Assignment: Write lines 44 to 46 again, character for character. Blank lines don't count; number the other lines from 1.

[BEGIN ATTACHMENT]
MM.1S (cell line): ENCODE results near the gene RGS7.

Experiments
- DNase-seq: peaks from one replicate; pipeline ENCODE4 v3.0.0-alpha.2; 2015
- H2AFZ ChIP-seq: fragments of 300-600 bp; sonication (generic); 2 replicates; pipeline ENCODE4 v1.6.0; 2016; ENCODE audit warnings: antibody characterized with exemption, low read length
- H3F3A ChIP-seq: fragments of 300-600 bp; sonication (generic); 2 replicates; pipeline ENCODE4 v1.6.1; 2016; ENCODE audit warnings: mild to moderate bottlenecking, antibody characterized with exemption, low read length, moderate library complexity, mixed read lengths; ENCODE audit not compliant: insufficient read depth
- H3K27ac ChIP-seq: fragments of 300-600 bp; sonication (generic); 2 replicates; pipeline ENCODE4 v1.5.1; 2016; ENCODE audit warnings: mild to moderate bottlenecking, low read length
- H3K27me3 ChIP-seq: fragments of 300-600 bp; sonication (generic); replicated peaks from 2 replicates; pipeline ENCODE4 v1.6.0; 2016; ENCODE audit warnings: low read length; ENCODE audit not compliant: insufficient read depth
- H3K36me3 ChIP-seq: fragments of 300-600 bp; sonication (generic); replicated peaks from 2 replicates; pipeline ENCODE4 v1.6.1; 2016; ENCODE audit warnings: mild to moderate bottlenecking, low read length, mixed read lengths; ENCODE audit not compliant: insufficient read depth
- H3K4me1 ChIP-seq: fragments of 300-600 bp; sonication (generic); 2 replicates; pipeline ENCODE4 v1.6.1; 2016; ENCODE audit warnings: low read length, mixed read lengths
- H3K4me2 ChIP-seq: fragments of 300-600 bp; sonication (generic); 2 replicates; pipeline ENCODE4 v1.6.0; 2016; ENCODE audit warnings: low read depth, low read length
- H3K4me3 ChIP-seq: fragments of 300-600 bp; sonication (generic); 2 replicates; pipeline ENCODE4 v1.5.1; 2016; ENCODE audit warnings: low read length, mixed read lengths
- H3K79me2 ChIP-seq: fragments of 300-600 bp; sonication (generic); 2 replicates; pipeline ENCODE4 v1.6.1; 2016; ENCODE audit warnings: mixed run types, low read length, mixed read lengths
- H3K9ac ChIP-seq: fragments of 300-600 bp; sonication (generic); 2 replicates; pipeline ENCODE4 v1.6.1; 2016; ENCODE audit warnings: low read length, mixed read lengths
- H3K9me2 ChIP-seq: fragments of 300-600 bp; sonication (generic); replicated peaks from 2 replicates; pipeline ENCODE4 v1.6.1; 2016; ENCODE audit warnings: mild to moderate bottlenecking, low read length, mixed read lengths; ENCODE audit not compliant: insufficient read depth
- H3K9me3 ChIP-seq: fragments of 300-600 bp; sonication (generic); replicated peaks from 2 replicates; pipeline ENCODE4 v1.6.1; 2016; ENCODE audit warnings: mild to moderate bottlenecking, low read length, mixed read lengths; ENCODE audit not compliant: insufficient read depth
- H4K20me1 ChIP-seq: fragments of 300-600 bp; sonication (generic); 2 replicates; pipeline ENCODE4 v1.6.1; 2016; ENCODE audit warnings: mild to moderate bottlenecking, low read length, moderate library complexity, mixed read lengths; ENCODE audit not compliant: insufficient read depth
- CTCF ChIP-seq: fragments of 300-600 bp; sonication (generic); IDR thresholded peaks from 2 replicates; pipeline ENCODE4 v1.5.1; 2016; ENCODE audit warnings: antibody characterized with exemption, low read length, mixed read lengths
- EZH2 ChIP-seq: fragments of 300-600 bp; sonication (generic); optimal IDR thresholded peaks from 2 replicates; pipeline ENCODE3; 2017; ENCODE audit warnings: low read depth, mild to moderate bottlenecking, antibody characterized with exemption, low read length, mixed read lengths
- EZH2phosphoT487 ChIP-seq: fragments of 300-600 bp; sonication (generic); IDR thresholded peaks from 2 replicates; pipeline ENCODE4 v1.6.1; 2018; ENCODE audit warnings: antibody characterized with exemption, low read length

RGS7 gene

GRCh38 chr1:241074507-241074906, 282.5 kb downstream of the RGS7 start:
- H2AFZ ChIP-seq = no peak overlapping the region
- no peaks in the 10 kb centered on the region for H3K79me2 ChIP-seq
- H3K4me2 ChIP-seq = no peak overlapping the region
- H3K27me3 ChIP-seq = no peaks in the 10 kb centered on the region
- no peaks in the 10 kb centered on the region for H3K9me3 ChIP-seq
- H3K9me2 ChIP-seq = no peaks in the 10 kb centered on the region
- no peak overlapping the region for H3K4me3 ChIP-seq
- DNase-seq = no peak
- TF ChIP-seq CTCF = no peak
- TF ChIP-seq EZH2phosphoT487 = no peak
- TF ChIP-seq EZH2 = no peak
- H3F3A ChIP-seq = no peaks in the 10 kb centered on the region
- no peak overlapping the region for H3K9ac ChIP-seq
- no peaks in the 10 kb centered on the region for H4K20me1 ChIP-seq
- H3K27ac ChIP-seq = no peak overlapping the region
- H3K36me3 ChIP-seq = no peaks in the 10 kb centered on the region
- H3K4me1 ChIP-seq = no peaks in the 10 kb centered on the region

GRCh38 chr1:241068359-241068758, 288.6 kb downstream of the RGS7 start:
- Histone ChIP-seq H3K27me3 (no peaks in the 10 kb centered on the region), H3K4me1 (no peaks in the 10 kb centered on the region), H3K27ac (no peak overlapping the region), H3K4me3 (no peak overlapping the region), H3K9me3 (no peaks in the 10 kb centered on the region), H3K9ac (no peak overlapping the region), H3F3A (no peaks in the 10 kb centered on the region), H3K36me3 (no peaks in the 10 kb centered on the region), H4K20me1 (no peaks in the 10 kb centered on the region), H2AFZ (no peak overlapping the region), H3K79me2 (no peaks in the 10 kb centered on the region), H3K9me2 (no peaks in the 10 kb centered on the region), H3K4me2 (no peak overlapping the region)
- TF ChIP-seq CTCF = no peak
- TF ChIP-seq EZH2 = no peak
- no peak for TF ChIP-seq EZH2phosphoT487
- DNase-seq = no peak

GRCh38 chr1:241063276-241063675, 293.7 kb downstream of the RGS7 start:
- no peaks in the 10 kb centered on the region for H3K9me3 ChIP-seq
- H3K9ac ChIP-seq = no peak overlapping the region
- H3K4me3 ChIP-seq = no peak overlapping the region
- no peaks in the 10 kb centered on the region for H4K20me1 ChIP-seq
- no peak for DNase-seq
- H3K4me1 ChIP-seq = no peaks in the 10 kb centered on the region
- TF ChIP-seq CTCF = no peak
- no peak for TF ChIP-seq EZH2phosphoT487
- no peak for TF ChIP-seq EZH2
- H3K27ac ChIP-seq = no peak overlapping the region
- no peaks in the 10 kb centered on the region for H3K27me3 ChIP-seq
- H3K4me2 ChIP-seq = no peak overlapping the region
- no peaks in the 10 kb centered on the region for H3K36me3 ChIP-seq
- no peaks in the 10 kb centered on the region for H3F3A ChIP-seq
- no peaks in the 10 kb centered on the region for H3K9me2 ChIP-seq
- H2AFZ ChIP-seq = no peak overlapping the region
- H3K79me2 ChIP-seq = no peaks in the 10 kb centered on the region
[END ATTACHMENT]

- DNase-seq = no peak

GRCh38 chr1:241063276-241063675, 293.7 kb downstream of the RGS7 start:
- no peaks in the 10 kb centered on the region for H3K9me3 ChIP-seq